INQ-Crikey-team
Members of the INQ team. Image courtesy of Private Media.
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Private Media’s INQ failing to hit targets, but hope remains

Private Media’s inquiry arm of Crikey, INQ, has so far failed to meet its targets but CEO Eric Beecher is not backing away from the project yet, according to an article published in The Age

The article quoted Beecher: “We always knew that we were in an exploratory period and we have to iterate and test and learn…We are still incredibly committed to INQ and our journalism not just at Crikey but across the business.”

INQ was launched in June this year as an ‘inquiry’ journalism arm of its independent news and commentary website Crikey. It sits within the Crikey website and INQ articles are published in the daily Crikey newsletter and delivered as part of a Crikey subscription. 

A team of 12 journalists and editors were appointed to INQ with the brief “dig, probe, uncover, explain, expose, deconstruct, connect the dots, lift the veils and help our readers better understand the back-stories, the side-stories and the stories someone somewhere doesn’t want you to read”. 

INQ is Private Media’s biggest single investment in journalism since the idea of Crikey was first conceived, and is a collaborative project between Private Media and two of its investors, John B Fairfax and Cameron O’Reilly. 

Since its launch, several Crikey staff members have resigned and it’s been rumoured that voluntary redundancies were to be offered this week. Earlier this month, experienced media practitioner Peter Fray was appointed Managing Editor of Crikey. 

On the announcement of INQ, I questioned whether subscription revenue would cover the wages of a 12-strong investigative team: Crikey subscriptions are available for $207 annually, or $17.99 monthly. It’s a steep increase in subscription revenue to cover staffing.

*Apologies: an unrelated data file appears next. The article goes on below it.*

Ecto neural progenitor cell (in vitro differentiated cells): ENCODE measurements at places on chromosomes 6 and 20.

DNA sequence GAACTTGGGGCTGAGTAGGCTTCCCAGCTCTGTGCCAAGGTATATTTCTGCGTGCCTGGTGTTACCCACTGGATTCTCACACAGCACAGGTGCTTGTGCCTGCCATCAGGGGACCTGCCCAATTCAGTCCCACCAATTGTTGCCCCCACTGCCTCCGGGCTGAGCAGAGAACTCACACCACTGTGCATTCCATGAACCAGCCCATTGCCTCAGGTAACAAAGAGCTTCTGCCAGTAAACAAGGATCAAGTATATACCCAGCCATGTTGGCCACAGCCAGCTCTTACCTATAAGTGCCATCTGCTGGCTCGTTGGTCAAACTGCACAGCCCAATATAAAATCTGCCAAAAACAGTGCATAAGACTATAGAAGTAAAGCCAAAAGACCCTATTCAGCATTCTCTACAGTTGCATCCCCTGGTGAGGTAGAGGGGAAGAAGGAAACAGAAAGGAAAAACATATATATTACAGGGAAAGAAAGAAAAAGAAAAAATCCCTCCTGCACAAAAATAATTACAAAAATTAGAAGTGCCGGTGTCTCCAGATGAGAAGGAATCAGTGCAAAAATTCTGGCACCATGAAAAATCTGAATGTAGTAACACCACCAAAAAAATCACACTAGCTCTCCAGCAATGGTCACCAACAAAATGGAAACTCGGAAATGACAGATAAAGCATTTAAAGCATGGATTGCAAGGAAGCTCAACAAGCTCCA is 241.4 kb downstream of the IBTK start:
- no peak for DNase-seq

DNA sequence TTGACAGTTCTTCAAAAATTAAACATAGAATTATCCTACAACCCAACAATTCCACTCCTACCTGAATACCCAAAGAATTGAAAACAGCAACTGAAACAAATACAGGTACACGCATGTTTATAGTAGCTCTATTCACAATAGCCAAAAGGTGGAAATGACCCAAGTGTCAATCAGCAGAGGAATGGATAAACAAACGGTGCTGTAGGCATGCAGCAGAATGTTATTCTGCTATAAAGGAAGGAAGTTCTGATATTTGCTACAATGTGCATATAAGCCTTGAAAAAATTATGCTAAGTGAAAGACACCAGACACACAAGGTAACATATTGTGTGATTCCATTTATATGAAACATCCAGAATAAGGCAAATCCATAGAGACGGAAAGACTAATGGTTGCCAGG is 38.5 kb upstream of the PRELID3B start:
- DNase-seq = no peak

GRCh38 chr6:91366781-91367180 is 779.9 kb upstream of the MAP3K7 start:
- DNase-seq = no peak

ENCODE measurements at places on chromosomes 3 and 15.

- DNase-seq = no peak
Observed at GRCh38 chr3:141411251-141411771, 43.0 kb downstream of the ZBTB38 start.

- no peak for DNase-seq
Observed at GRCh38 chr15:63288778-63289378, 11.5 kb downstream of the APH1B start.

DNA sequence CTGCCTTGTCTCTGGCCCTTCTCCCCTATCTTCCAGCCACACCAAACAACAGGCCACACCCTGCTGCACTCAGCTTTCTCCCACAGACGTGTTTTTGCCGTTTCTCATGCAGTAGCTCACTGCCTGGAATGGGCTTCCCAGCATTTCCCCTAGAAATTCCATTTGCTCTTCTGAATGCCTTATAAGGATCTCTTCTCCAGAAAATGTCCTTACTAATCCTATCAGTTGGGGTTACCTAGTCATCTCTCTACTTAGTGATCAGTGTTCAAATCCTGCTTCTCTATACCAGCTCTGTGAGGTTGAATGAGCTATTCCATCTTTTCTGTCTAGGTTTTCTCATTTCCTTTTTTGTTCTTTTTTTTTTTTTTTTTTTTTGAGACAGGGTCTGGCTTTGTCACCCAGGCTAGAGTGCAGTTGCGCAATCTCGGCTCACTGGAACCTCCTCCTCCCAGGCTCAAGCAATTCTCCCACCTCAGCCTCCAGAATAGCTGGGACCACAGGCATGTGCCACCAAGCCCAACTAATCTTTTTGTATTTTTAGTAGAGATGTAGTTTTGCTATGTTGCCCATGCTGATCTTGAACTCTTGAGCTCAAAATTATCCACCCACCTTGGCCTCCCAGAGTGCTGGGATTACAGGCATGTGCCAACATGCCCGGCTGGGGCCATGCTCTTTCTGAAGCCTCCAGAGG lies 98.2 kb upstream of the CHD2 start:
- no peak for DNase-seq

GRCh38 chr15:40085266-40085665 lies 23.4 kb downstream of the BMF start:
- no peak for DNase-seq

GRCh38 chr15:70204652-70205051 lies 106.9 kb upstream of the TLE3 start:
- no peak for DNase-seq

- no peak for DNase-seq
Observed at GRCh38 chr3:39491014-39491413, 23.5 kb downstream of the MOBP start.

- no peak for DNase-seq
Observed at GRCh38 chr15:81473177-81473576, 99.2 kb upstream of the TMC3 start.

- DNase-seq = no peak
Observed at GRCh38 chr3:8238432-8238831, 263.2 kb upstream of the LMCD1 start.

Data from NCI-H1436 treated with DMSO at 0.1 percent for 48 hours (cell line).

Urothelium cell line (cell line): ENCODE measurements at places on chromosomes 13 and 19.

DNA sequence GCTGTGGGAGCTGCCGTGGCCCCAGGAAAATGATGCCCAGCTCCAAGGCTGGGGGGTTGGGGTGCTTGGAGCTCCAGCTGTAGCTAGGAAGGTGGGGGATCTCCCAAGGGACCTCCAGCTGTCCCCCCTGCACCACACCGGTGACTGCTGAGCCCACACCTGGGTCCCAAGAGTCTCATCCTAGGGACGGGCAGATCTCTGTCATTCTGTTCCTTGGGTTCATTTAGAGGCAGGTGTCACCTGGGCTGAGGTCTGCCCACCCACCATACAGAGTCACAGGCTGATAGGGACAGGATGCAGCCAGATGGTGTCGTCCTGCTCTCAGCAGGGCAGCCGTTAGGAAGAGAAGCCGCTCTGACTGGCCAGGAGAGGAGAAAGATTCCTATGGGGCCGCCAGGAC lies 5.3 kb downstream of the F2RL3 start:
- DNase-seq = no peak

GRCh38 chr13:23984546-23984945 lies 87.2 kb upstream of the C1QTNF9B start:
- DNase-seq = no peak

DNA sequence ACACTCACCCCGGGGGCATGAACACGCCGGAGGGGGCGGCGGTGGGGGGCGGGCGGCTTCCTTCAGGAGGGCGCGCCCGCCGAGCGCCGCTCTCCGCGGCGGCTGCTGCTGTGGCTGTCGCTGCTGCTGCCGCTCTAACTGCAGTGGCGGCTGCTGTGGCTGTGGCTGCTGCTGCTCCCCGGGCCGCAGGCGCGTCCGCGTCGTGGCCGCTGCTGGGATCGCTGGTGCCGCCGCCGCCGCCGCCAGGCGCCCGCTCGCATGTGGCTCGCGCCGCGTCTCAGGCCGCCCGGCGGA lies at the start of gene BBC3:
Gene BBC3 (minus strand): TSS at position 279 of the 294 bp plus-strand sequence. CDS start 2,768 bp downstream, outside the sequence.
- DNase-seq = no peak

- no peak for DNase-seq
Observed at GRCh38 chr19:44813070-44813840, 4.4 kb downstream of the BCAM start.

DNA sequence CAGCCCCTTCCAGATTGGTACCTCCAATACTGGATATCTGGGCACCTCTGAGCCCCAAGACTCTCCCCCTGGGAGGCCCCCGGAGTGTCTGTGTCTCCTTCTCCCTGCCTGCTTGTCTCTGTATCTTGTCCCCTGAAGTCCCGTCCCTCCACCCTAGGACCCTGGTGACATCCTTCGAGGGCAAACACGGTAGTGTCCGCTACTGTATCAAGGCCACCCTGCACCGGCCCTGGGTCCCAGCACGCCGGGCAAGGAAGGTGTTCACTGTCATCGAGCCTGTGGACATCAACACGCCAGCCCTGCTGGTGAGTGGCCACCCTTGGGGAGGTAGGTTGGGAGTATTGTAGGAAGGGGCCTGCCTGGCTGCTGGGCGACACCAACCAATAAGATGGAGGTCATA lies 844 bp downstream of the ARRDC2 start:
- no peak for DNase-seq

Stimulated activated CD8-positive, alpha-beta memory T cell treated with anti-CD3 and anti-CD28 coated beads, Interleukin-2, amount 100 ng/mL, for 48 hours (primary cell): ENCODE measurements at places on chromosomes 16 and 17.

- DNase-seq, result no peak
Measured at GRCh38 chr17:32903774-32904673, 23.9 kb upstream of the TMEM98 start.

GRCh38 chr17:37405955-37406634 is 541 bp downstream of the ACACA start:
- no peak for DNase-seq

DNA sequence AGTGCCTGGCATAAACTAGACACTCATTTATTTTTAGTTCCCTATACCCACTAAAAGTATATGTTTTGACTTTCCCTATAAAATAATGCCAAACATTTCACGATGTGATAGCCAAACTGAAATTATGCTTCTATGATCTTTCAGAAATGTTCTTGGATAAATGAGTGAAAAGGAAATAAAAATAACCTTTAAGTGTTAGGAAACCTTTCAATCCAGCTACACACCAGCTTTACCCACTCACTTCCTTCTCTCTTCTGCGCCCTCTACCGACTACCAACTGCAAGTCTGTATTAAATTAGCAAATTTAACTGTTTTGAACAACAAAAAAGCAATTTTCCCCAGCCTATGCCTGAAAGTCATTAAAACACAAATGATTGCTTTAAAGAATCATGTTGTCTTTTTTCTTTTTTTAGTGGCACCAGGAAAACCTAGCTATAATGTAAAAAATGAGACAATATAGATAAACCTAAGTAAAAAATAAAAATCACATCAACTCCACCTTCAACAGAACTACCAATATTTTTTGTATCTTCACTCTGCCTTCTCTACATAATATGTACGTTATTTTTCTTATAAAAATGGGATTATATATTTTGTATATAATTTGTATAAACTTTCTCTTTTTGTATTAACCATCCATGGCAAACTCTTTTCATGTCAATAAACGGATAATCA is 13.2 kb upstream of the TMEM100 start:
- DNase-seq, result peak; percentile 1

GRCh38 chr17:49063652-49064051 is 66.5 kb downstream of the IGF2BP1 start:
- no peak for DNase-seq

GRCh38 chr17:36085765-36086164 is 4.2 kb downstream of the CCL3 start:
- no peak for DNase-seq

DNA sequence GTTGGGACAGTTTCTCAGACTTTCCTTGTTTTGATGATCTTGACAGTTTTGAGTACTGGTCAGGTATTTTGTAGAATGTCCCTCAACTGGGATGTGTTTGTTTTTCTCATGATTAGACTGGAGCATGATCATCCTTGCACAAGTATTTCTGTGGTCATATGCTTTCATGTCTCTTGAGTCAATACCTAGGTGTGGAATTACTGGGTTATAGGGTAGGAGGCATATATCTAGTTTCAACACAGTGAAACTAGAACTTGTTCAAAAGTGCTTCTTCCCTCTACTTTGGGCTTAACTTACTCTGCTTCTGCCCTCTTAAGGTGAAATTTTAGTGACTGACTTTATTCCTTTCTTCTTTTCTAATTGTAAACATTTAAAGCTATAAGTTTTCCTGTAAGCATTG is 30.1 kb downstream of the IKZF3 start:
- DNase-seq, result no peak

But I was hopeful. If anyone can do it, its Beecher. If he can pull it off, there’s hope for the broader paid subscription market in Australia. 

And he still can. 

In February, Beecher told Mumbrella that the relationship between relevant, quality journalism and the commercial outcome of their products was symbiotic: “The beauty of the subscription model is you can measure at any point in the day, week, or month, whether or not it is working, what stories resonate and generate subscriptions, not just traffic.” 

Beecher is right. But working out what stories resonate and generate subscriptions can be hard to gauge during the start-up phase of the business. A decent amount of content needs to be generated before you can start to make sense of traffic and conversion analytics. 

So let’s just hope that Beecher is experiencing a bumpy path to success. It can be a tough ride when relying on a subscription-only revenue model, having no advertising revenue to provide a bit of padding. 

I expect there may be a few more bumps in the road, more staffing restructures, but that’s business. Here’s hoping to a successful outcome overall. 

Written by Lyndsie Clark

Niche Publishing Network Founder and Editor Lyndsie Clark has over 10 years of niche publishing experience, working in a variety of roles spanning B2B editorial, sales, operations, events, BD, and management.

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